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Tim Prentice

b. 1930

Tim Prentice grew up in New York City and Connecticut. In the first part of his career, he followed his father into architecture after obtaining a master’s degree in that field from Yale University in 1960. In 1965 he formed an award-winning architecture firm, Prentice and Chan, with Lo-Yi Chan. Over the next decade, they worked on several notable projects.

Yet from an early age, Prentice was drawn to the life of an artist. A pivotal moment occurred during a school trip when he saw a mobile sculpture by Alexander Calder at the Addison Gallery in Andover, Massachusetts. He immediately began to “visualize the artist’s hands bending the wire to find the balance,” as Prentice writes in his book, Drawing on Air. In his college architecture classes, he would sometimes construct sculptures from found materials. And as he built his professional practice, he made kinetic sculptures on the side as time permitted. When he reached his early forties, sculpture won out, and he gradually abandoned his career as an architect to begin a new one as a sculptor.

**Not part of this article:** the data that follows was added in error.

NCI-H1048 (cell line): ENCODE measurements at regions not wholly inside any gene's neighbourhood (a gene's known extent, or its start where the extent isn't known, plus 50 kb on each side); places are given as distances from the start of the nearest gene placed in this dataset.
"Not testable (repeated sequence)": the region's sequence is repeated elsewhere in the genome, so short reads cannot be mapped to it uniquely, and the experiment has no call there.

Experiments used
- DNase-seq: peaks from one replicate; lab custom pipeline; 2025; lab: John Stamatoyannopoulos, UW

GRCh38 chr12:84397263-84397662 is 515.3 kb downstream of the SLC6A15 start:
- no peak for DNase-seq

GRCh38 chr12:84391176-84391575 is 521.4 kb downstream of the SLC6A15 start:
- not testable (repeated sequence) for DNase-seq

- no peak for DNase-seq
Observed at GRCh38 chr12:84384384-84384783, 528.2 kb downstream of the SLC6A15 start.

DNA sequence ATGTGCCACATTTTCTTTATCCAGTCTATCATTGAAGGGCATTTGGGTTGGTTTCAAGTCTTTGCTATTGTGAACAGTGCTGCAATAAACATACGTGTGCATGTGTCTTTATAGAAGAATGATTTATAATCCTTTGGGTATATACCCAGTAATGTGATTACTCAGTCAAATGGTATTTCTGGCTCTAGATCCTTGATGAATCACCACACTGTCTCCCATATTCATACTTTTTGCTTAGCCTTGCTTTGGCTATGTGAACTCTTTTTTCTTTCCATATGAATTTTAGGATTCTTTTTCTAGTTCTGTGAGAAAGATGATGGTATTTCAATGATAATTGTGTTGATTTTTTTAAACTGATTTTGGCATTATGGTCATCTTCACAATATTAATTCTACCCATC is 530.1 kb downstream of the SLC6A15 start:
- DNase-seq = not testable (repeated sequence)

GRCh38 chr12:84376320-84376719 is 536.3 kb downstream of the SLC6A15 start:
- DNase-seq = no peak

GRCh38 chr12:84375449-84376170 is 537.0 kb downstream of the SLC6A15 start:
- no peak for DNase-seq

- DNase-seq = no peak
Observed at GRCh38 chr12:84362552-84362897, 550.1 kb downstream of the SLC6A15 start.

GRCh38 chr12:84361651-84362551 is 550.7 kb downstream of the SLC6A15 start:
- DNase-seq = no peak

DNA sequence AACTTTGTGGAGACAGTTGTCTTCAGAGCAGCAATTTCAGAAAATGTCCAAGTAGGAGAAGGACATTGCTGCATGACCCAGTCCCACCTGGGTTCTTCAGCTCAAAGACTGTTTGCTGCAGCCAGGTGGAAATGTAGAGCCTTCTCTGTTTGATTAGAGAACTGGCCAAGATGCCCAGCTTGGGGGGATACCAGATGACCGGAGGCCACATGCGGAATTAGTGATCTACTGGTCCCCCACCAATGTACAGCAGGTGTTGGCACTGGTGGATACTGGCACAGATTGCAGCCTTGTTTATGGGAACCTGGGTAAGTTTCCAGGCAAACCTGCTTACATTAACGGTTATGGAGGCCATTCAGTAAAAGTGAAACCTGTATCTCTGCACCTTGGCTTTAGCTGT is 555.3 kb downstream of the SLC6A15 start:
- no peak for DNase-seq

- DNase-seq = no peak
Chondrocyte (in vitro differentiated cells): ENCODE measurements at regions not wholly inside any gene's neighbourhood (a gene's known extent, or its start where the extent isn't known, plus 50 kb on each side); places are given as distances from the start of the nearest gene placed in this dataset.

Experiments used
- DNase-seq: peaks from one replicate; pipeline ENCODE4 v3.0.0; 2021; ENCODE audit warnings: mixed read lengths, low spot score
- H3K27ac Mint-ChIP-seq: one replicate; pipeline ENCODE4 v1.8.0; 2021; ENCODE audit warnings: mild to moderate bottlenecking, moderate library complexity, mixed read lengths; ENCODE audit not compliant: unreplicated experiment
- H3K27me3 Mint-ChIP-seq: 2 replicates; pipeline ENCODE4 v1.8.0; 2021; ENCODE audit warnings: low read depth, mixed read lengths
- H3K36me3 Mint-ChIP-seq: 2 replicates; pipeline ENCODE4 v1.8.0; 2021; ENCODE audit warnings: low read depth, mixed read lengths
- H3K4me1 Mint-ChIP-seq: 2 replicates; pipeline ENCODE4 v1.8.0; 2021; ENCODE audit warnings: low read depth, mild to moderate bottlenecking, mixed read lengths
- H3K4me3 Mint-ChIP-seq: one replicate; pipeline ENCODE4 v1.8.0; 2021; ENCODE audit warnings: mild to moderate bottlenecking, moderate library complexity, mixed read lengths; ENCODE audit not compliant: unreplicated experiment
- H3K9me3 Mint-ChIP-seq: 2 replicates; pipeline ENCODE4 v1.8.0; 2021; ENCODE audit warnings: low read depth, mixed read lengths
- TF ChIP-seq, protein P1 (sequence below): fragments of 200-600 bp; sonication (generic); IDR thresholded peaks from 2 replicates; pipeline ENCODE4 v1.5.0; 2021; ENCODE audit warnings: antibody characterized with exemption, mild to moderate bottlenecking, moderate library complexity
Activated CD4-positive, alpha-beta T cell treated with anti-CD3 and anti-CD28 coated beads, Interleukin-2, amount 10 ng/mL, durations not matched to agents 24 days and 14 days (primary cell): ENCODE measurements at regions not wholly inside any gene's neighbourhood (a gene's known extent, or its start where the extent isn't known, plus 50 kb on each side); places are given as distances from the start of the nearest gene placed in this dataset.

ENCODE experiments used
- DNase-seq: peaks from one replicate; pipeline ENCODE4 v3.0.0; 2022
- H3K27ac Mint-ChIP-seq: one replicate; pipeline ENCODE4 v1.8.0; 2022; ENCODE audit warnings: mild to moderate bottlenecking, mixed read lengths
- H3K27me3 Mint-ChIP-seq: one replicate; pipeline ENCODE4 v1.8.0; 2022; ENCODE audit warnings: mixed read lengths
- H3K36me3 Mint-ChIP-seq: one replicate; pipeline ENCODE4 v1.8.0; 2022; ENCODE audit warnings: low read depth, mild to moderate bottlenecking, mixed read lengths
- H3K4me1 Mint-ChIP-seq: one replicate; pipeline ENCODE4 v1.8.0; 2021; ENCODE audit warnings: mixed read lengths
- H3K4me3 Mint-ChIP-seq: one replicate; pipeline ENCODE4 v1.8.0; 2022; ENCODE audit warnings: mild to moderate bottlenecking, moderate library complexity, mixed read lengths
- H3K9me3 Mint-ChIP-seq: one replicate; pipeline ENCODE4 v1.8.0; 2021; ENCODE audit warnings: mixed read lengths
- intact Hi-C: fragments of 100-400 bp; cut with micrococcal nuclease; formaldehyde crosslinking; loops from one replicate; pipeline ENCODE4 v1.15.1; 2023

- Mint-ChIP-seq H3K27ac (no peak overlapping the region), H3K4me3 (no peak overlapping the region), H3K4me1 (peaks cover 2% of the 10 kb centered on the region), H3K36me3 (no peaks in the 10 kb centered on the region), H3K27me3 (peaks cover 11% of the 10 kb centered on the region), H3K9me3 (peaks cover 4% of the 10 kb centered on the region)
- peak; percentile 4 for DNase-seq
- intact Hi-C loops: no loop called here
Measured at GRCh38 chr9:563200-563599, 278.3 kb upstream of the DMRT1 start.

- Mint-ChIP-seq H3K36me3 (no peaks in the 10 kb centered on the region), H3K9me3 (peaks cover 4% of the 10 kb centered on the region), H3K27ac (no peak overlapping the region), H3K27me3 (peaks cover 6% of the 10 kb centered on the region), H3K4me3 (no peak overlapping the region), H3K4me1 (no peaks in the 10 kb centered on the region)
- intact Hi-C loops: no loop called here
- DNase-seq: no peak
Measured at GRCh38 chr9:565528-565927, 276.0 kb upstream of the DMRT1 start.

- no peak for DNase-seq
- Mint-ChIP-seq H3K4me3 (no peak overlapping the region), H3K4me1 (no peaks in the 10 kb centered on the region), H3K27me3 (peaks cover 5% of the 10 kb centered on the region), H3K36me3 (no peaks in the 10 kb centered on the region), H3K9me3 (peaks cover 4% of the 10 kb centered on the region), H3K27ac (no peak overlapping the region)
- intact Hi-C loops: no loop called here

Since 1975 his work has been exhibited regularly in solo and group shows. He has taught design at Columbia University and also run residencies and workshops at several other schools in the United States. He has won the Connecticut Governor’s Arts Award and the Transfield Holdings Kinetic Art Prize.

In addition to his smaller-scale sculptures, Prentice has spent the past thirty years executing large-scale sculptures for public and corporate institutions both in the United States and abroad. His commissioned pieces can be found in such places as the Knight Cancer Research Building at Oregon Health and Science University (Portland); the Sandy Hook Elementary School (Newtown, CT); and the Phaeno Science Center (Wolfsburg, Germany). Two longtime assistants help him with this work: Dave Colbert (now Prentice’s corporate partner for large-scale commissioned works) and David Bean.

Prentice was diagnosed with macular degeneration in 1996. In the years since, working with the disease has become second nature—to such a degree that he says he is “hardly aware” of his vision loss. He is able to do many things by feel, uses four levels of magnification, and even finds that in certain circumstances seeing less well is an advantage, since it allows him to better apprehend the entire context of his work.

Tim Prentice in his studio in West Cornwall, Connecticut, date unknown.
Photo by Jeffrey Milstein.
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